How can I overcome a Section 2(e)(3) refusal of my trademark application?

Photo of Jan Buza

Written by Jan Buza

Co-founder of Trama

Section 2(e)(3) trademark refusal is issued if the USPTO examiner considers the mark to be geographically deceptively misdescriptive. For example, a brand called True Tuscan might be considered geographically deceptively misdescriptive if the goods are not manufactured in the region of Tuscany in Italy.

Not every brand containing a geographical term will be refused registration. Before delving into options to overcome this type of office action, we have to look at the criteria for its issuing. A mark is deemed geographically deceptively misdescriptive if:

  • The term identifying an actual geographical location is of primary significance within the mark,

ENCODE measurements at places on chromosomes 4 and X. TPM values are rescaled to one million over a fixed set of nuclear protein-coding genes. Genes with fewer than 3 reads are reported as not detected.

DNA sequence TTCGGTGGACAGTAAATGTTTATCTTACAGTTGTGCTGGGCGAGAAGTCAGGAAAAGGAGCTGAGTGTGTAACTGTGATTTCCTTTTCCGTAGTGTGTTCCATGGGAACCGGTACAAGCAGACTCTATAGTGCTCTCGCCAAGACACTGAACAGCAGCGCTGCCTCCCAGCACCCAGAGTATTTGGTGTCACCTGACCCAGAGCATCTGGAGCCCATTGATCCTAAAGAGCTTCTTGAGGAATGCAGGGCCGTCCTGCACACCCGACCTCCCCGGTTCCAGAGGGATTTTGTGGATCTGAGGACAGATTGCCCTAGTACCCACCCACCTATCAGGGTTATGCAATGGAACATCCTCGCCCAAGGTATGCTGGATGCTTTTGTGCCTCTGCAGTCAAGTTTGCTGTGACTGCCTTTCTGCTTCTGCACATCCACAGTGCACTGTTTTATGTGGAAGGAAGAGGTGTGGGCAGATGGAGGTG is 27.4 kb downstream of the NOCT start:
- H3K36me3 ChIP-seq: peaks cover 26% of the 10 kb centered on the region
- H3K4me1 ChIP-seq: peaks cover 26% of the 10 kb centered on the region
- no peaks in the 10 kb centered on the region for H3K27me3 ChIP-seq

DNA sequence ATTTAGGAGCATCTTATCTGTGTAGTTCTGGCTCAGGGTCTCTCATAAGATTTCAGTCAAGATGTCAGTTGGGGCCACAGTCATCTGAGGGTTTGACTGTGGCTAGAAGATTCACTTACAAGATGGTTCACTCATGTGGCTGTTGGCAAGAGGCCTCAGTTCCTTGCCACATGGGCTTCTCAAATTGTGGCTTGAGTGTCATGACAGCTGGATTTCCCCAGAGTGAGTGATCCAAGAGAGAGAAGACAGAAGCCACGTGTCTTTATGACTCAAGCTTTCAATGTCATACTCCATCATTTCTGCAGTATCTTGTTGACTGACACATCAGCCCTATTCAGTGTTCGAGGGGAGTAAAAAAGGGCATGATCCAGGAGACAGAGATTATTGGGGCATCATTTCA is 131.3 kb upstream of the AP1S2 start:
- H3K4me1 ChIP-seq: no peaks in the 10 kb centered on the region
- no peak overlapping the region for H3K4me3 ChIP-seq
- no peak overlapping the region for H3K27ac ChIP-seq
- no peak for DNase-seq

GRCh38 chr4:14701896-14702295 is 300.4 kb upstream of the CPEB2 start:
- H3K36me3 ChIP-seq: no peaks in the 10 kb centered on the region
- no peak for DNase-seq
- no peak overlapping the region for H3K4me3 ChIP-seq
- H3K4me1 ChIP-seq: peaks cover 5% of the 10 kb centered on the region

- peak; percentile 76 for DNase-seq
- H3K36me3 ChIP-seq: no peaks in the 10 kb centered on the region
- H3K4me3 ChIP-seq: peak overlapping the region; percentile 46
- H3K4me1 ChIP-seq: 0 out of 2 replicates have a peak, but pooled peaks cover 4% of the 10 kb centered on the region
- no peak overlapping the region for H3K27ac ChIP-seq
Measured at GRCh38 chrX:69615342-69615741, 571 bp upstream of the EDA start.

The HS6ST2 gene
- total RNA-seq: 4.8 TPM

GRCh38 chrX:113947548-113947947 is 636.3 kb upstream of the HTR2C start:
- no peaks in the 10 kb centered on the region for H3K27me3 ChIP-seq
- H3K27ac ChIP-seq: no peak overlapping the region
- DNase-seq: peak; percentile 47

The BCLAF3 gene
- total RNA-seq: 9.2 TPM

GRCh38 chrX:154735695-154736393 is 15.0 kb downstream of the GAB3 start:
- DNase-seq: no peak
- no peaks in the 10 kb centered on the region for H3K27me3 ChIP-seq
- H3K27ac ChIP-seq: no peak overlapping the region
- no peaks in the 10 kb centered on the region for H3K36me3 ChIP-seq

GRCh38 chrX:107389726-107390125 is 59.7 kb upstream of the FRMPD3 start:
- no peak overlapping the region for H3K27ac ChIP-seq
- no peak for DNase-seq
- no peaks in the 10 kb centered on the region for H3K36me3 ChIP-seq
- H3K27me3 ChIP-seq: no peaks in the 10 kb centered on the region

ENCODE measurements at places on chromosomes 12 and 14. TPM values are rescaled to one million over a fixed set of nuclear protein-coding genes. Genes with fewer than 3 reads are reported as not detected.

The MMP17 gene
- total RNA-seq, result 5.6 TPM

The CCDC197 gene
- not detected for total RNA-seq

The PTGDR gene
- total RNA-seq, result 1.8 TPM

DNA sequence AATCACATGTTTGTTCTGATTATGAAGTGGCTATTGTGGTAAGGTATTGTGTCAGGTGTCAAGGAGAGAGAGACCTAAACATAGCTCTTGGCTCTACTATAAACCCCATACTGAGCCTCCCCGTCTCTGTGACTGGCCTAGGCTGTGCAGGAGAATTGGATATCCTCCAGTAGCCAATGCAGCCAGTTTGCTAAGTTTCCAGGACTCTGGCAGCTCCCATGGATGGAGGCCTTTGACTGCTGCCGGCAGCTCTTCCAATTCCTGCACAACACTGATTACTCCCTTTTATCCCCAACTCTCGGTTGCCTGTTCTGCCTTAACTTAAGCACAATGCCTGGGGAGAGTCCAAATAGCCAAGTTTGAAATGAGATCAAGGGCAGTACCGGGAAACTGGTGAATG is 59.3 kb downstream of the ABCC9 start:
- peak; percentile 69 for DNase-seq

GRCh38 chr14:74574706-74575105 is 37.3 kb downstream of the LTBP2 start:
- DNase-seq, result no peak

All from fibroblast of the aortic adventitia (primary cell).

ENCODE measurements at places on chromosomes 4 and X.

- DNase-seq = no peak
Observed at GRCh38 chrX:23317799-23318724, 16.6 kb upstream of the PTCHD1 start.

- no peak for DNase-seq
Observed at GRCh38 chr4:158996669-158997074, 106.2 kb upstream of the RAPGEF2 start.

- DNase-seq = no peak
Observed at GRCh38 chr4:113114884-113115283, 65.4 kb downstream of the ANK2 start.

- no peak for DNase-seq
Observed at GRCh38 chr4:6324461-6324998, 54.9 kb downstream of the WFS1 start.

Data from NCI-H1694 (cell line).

• The goods or services do not originate in the said location,
  • Purchasers would be likely to believe the goods or services originate in the said location; for example, if the geographical area is known for producing the given goods/services,
  • This misrepresentation is likely to have a substantial influence on purchasing decisions.

To overcome a Section 2(e)(3) refusal, you'd have to challenge one of these points except point two - if you could prove your goods originate in the said location, that would still leave you with a Section 2(e)(2) refusal, this time for being "primarily geographically descriptive."

You can still build a legal case around one or more of the remaining three points, but generally speaking, it's challenging. Therefore, seeking the help of a qualified trademark attorney is highly recommended.

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